Back to basics, Cebuano cuisine
COOKING WITH CHARACTER - Dr. Nestor Alonso ll () - May 31, 2011 - 12:00am

CEBU, Philippines - For the past several weeks, this column has featured  the food of several nations like Israel, Italy, China   (Shanghai), Canada and New Zealand. Though such food adventures were truly wonderful, it's time to be back to our daily sustenance, Cebuano food.

In the past, your favorite food columnist had to answer a fundamental question, whether or not, there is such a thing as "Cebuano cuisine". Some people think otherwise; they have adopted Cebu as their homes and their encounters with these food are only those prepared by househelps.

This cuisine has been defined by Wikipedia as an "aggregate of various ways of cooking and dish preparations distinct to the Cebuano people of the Visayas, Central Philippines". As early as 1525, excuse me, documented na this type of cooking in a book, Primo Viaggio Intorno al Mondo (First Trip around the World) authored by Antonio Pigafetta recording the voyage of Ferdinand Magellan. Zubu was then a flourishing village with "sailing ships from Siam, China and Arabia". Rice was the main staple…"they add the water and the rice…boil until the rice becomes as hard as bread". They drank wine called tuba nio nipa, eat or macan certain rice cakes called tinapai and domesticated pigs (babui) and chicken for eggs (silog).

My beloved readers know that another book, Lagda sa Pagpanluto (1924) by Maria Fadullon Rallos, written in Cebuano, documents food in that era. It has 292 pages of recipes of Cebuano, Spanish and Chinese food.

In the past, there have been attempts to open restaurants that serve authentic Cebuano specialties like the Kinamot sa Escario.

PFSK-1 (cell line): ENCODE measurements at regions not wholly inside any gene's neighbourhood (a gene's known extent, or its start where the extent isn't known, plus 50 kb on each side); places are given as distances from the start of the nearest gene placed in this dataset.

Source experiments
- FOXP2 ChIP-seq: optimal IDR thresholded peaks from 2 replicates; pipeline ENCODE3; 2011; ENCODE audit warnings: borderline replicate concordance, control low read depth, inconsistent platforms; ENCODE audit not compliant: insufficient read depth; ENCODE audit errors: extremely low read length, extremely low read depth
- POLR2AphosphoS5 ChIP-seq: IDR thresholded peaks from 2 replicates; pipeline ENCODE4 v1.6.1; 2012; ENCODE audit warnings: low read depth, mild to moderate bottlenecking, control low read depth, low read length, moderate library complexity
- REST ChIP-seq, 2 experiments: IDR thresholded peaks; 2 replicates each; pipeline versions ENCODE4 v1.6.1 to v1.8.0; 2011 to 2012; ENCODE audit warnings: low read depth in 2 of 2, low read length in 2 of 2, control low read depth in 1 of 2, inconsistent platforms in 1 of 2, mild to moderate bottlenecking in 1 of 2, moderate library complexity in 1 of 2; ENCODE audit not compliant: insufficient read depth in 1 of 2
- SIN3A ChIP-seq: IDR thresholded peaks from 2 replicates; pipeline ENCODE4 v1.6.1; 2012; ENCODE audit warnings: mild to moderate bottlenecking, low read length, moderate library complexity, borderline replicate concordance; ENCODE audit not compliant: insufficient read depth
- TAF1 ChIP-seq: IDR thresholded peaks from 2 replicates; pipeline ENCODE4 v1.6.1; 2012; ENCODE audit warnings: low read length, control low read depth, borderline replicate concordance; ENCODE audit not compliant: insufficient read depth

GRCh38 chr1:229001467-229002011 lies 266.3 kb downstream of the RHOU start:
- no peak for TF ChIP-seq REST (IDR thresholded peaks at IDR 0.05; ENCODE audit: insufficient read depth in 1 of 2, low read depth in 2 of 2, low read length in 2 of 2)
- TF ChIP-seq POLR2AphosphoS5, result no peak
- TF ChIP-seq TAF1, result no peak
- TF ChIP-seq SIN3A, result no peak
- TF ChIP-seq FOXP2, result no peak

They had dishes like kinaposan, pinakurat nga nukos, bistek bisaya, binisayang escabeche, bam-i (noodles) and balbacua (beef). It did not do well because many families then entertained guests in their homes and employed cooks to prepare the dishes. Cebuanos at that time thought that what they ate daily was too ordinary for their guest.

Today, times have changed. People entertain guests in restaurants rather than homes since living space is limited and time to prepare food is inadequate. They have also realized that visitors do want to sample what Cebuano culture is all about and food is an integral part of that expectation.

And what better place to sample such food than a hotel in Cebu that stands for Cebu: Parklane! On a daily basis, this hotel (corner Archbishop Reyes & Escario Street, phone 2347000, www. offers Cebuano specialties at the Kan-anan Restaurant.

For abregana (appetizers), you have a choice of Ginabut, Kinusit-kusit nga nukus, Hinalang nga bulinaw or Labtingaw. The latter is popular in Bantayan Island. It is sun-dried fish and marinated only with sea water. It tastes better than the regular dried fish but keeping quality is poor. For reasons of food sanitation, the hotel makes its own dried fish and even prepares its own puso using first class rice. They do want to keep their guests healthy and happy!

For the sud-an (main course), I selected Bakasi sa Cordova and Caldereta nga Kanding in a private food tasting with Parklane Manegement headed by GM Cenelyn Manguilimotan, F& B Joseph Edward Tongco and Marketing & Communications Head Jaybee Aquino.

Maybe I should have ordered Lansyaw (Stewed Bull's Gonads) as the main course because in the past I have attempted to make this dish with the help of my Chinese friends. It is a derivative from a Chinese dish, Go-Kong (five animals) and cooked with Sibut (four Chinese herbs). We used one male Chinese chicken, one male duck, one dried black sea cucumber 1 ½ feet long, one whole leg of native female pig with some dried pig tendons and the gonads from a bull which my friend insisted had to be jet-black in color.

How did this dish taste? My beloved readers can use their imagination!

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